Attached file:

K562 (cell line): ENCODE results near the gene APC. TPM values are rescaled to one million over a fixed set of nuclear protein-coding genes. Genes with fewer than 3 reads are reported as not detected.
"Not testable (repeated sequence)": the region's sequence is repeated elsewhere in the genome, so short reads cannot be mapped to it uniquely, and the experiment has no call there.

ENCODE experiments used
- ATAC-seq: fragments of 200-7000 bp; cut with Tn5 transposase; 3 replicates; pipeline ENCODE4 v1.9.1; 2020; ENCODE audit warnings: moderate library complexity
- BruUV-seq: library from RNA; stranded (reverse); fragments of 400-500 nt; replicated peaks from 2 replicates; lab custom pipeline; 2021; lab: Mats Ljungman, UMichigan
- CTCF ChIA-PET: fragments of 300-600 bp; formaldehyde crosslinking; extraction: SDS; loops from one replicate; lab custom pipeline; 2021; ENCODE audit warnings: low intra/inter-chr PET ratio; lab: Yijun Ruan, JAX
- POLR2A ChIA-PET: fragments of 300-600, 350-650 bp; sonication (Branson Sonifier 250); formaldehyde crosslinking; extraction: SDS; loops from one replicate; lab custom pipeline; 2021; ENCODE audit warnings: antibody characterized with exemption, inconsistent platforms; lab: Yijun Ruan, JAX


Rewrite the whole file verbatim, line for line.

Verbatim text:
K562 (cell line): ENCODE results near the gene APC. TPM values are rescaled to one million over a fixed set of nuclear protein-coding genes. Genes with fewer than 3 reads are reported as not detected.
"Not testable (repeated sequence)": the region's sequence is repeated elsewhere in the genome, so short reads cannot be mapped to it uniquely, and the experiment has no call there.

ENCODE experiments used
- ATAC-seq: fragments of 200-7000 bp; cut with Tn5 transposase; 3 replicates; pipeline ENCODE4 v1.9.1; 2020; ENCODE audit warnings: moderate library complexity
- BruUV-seq: library from RNA; stranded (reverse); fragments of 400-500 nt; replicated peaks from 2 replicates; lab custom pipeline; 2021; lab: Mats Ljungman, UMichigan
- CTCF ChIA-PET: fragments of 300-600 bp; formaldehyde crosslinking; extraction: SDS; loops from one replicate; lab custom pipeline; 2021; ENCODE audit warnings: low intra/inter-chr PET ratio; lab: Yijun Ruan, JAX
- POLR2A ChIA-PET: fragments of 300-600, 350-650 bp; sonication (Branson Sonifier 250); formaldehyde crosslinking; extraction: SDS; loops from one replicate; lab custom pipeline; 2021; ENCODE audit warnings: antibody characterized with exemption, inconsistent platforms; lab: Yijun Ruan, JAX